US infrastructure report card: D+

U.S. infrastructure received an overall grade of D+ in the latest report card from the American Society of Civil Engineers, largely uncharged since the previous report in 2013.

The findings suggest that only incremental progress has been made in revitalizing the nation’s infrastructure over the past four years. The D rating is considered “poor” and “at risk,” just one step above failing and unfit for purpose.

The report, released Thursday, comes at a time when President Trump has promised to make the issue a chief priority for his administration. He has called on Congress to move a $1 trillion public-private infrastructure package after a proposal comes together later this year.


“Our infrastructure bill is overdue and our inaction is costing American’s $3400 per year in lost disposal income,” said Greg DiLoreto, chair of the American Society of Civil Engineers (ASCE) Committee on America’s Infrastructure, which prepared the report.

Although Trump has promised $1 trillion in infrastructure investment over 10 years, the ASCE estimates that $4.59 trillion is needed by 2025 to bring infrastructure into a state of good repair. If current spending levels continue, the country will fall short of that figure by $2 trillion.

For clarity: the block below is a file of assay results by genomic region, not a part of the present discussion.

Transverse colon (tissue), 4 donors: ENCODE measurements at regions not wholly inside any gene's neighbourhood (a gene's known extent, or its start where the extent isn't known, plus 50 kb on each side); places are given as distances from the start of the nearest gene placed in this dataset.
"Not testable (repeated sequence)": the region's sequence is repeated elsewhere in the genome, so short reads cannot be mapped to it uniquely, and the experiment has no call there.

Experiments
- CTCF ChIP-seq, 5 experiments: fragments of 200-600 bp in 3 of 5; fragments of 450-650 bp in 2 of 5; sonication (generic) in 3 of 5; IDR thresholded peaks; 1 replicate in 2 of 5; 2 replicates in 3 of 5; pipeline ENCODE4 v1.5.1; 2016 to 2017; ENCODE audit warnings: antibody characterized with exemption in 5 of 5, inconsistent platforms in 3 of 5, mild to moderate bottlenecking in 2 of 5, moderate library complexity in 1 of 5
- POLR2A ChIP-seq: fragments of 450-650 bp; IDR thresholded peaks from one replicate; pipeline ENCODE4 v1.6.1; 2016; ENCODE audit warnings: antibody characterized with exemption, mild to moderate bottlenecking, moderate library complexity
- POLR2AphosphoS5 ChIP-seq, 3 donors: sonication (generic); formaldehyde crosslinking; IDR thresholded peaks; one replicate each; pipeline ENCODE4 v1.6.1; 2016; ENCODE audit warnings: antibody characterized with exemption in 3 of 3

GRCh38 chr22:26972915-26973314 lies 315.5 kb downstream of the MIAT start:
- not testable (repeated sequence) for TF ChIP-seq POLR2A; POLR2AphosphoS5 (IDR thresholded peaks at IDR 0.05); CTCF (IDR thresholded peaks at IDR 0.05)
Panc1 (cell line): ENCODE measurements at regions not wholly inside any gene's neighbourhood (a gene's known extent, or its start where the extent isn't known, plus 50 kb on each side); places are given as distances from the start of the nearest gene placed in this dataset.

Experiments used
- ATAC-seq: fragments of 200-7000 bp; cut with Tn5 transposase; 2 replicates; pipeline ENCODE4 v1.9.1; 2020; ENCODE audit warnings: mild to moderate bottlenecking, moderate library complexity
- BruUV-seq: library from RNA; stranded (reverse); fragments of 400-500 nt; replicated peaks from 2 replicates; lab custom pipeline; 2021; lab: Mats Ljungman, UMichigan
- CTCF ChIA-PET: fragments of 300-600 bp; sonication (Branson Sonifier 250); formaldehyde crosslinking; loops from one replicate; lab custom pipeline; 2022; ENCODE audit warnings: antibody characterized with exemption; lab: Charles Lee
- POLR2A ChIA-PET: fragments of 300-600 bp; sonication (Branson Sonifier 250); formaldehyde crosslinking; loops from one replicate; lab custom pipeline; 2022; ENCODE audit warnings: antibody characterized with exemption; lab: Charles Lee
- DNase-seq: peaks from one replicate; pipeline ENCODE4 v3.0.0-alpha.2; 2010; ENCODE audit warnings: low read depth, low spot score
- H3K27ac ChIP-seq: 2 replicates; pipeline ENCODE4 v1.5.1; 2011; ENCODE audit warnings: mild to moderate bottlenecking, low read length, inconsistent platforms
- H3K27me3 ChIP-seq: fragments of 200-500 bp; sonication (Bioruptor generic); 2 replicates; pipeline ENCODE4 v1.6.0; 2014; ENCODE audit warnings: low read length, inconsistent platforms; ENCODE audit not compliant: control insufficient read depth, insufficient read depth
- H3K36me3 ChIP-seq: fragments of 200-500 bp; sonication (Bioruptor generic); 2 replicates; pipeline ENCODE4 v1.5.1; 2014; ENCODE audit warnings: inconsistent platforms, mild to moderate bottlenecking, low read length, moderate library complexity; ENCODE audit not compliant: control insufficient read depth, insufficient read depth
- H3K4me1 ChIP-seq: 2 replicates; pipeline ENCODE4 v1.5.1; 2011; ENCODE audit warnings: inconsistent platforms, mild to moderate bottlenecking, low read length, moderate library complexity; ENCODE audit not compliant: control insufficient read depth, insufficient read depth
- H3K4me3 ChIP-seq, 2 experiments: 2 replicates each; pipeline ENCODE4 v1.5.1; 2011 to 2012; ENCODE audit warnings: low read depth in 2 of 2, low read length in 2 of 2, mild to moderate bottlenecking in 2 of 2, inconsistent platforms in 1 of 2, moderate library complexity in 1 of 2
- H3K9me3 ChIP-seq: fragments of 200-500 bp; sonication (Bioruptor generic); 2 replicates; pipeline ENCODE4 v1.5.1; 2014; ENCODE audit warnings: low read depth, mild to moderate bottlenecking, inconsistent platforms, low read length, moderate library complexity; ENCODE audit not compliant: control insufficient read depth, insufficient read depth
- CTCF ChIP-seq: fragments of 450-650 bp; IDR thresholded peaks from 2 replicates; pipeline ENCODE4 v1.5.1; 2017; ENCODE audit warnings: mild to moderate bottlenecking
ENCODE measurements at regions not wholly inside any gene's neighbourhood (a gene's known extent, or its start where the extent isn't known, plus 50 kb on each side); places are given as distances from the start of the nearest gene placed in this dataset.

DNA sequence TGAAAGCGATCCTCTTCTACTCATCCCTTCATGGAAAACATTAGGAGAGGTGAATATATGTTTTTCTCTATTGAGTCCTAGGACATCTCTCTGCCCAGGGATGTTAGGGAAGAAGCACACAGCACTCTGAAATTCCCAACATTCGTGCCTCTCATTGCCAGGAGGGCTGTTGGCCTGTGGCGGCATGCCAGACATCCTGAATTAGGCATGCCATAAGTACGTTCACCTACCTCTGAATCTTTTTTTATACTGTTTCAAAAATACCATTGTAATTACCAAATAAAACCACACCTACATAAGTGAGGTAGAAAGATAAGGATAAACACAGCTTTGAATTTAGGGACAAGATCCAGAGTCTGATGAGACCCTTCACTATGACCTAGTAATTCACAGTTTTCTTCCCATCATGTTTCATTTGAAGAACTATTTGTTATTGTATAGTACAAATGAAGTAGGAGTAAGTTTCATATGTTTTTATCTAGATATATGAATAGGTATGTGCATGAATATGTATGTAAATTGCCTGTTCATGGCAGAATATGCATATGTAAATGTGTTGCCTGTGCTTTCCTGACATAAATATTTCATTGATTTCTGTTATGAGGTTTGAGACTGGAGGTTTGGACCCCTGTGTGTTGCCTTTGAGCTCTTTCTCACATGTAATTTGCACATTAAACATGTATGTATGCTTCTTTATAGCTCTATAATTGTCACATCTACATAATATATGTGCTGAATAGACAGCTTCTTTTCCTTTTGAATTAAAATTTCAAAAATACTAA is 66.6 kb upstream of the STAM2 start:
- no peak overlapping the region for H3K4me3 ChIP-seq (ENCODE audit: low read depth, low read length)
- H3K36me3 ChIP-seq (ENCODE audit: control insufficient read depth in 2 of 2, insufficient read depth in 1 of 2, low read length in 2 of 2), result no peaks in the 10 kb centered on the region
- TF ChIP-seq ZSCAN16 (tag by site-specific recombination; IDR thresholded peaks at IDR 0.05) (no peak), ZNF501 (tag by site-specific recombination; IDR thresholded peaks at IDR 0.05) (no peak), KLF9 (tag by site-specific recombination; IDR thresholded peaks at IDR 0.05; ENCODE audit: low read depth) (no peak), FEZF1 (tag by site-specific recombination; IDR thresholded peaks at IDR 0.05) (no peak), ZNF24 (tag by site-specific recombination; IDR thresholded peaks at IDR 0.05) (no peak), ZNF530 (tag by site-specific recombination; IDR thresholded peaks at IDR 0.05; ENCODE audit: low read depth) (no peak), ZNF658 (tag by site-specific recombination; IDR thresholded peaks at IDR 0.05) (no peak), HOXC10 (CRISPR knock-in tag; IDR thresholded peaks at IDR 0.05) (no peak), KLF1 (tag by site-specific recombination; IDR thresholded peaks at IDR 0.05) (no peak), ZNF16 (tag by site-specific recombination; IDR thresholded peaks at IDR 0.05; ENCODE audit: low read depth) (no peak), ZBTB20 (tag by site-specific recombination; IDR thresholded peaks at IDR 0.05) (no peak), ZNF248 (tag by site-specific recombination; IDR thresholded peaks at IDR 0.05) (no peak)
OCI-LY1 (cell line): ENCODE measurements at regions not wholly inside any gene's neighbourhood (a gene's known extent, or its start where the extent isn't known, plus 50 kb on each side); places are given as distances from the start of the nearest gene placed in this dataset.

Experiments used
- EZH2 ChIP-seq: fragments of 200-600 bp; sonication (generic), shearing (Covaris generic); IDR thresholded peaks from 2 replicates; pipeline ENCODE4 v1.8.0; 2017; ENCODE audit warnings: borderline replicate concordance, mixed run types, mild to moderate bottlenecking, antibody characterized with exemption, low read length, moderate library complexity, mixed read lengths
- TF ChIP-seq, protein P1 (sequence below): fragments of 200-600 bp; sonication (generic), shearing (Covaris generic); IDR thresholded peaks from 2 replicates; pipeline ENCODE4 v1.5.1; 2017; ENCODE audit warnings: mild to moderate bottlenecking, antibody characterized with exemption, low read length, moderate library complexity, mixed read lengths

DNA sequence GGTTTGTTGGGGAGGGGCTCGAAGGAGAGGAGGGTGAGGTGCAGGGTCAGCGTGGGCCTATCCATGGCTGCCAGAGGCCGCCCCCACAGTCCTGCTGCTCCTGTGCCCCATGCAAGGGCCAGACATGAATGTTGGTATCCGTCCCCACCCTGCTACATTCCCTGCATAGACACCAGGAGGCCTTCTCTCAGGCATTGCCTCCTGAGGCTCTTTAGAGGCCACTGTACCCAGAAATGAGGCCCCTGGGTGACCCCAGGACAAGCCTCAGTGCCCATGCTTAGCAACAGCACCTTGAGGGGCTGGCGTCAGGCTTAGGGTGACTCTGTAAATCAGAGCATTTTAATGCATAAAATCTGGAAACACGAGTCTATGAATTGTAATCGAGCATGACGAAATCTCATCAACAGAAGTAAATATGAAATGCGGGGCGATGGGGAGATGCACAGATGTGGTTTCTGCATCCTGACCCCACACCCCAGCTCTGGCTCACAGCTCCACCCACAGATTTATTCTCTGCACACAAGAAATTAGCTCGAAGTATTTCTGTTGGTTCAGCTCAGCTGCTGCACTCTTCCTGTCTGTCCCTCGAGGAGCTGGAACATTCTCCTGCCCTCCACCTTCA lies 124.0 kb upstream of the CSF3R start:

The report card graded the country on 16 different categories. The U.S. received its highest marks for rail, earning a B, and its lowest rating for transit, earning a D-.

Aviation, dams, drinking water and roads all received D grades. Bridges, ports and solid waste got a C+.

“While our nation’s infrastructure problems are significant, they are solvable,” said ASCE President Norma Jean Mattei. “We need our elected leaders — those who pledged to rebuild our infrastructure while on the campaign trail — to follow through on those promises with investment and innovative solutions that will ensure our infrastructure is built for the future.”

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